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Research Highlights

January 2009

Soot + Snow = Climate Change

Regional climate models reveal how soot-covered snow affects climate and water availability in the western United States.

Results: For the first time, a team of scientists from Pacific Northwest National Laboratory has shown how soot deposited on snow affects water availability in the western United States, which gets almost 75 percent of its water reservoirs from mountain snowmelt.  The team's work shows soot-covered snow increases the surface air temperature between 0.1 and 1.0°C over the majority of the snow-covered areas in the western United States, causing earlier melt dates.  This could mean less snowpack in the summer months, when water is most needed.

Scientists have long known that soot from burning fossil fuels and biomass changes the way sunlight reflects off snow.  However, little was known about how this process affects the regional climate and hydrological cycle over a specific geographic area such as the western United States, which has complex mountainous terrain near large metropolitan areas.

These graphs project the distribution and gradual change in water runoff from February to May in western states.  Less snowpack storage is available in late spring when it is needed most. .
These graphs project the distribution and gradual change in water runoff from February to May in western states. Less snowpack storage is available in late spring when it is needed most.

A two-year study that culminated in 2008 answers key questions about how soot deposition affects snowpack, snowmelt, and runoff.  The team studied the entire western United States with special focus on the Columbia River Basin, the Sacramento-San Joaquin River Basin, the Central Rockies, and the Sierra Nevada mountains.  In the past, global climate models were used for this type of study; but these models were not as effective in representing the diverse terrain and land surface types.  In contrast, the PNNL team used a regional climate model to provide the necessary spatial resolution and more accurate and realistic snowpack and stream flow results.

The team's simulations show that variation in the soot-snow reflectance significantly changes the regional climate and water availability in the western United States. When snow becomes "dirty" from soot, it absorbs more solar radiation and heats the ground and surrounding air.  The snowpack decreases from 2 to 50 mm over the mountains during late winter to early spring.  This means less snow accumulation in winter, less snowmelt in spring, and earlier spring melt dates. In short, soot from fossil fuel production is causing earlier melt dates in the western United States, which could affect water availability in warmer months.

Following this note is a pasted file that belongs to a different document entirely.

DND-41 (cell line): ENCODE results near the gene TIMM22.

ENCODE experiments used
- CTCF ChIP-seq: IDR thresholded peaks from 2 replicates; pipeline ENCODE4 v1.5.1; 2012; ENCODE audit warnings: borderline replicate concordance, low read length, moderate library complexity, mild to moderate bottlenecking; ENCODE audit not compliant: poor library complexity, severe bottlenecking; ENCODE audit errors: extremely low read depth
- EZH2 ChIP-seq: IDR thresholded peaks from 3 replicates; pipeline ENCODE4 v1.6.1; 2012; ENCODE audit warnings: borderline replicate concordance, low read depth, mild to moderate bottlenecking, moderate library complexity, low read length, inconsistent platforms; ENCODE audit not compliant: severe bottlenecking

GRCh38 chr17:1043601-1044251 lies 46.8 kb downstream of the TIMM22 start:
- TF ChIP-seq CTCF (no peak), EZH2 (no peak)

Why it matters: The impacts of these changes could be profound.  In the parched summer months, less water is available for everything from agriculture and hydropower production to sustaining fish habitats.  Ultimately, understanding how soot affects snowpack in western states is important for managing water resources effectively.  By reducing carbon emissions, a reservoir of snow could be maintained longer into the summer for use as needed.

Methods: For their study, the team modified the WRF-Chem computer model to track the deposition budget of soot on snow.  WRF-Chem is a chemistry version of the Weather Research and Forecasting model that simulates important climate feedback processes, such as interactions among air pollution or natural trace gases and aerosol particles, water in clouds, and sunlight, simultaneously with changes in meteorology.  From 2006 to 2008, the team ran a series of model simulations using the modified WRF-Chem to simulate how much soot deposits on snow each month over the western United States from the Pacific Ocean to the eastern side of the Rockies. They used these results to estimate how much the soot-infused snow reflected solar energy. Next, the team performed three regional climate simulations to simulate the impacts of soot-induced snow reflectance change on the hydrological cycle.

What's next: The team will address the impact of other atmospheric particles, such as mineral dust and volcanic ash.  Additionally, because the team's simulated soot concentrations were higher than the observed values in the lower atmosphere, further analysis and development are needed to understand and reduce model biases.

Research Team: Yun Qian, William I. Gustafson Jr., L. Ruby Leung, and Steven J. Ghan, PNNL.

Acknowledgments: PNNL is transforming the Nation's ability to predict climate change and its impacts. This research was supported by PNNL's Laboratory Directed Research and Development funds.

Citation: Qian, Y., W. I. Gustafson Jr., L. R. Leung, and S. J. Ghan. 2008. "Effects of soot-induced snow albedo change on snowpack and hydrological cycle in western U.S. based on WRF chemistry and regional climate simulations." J. Geophys. Res., doi:10.1029/2008JD011039, in press.

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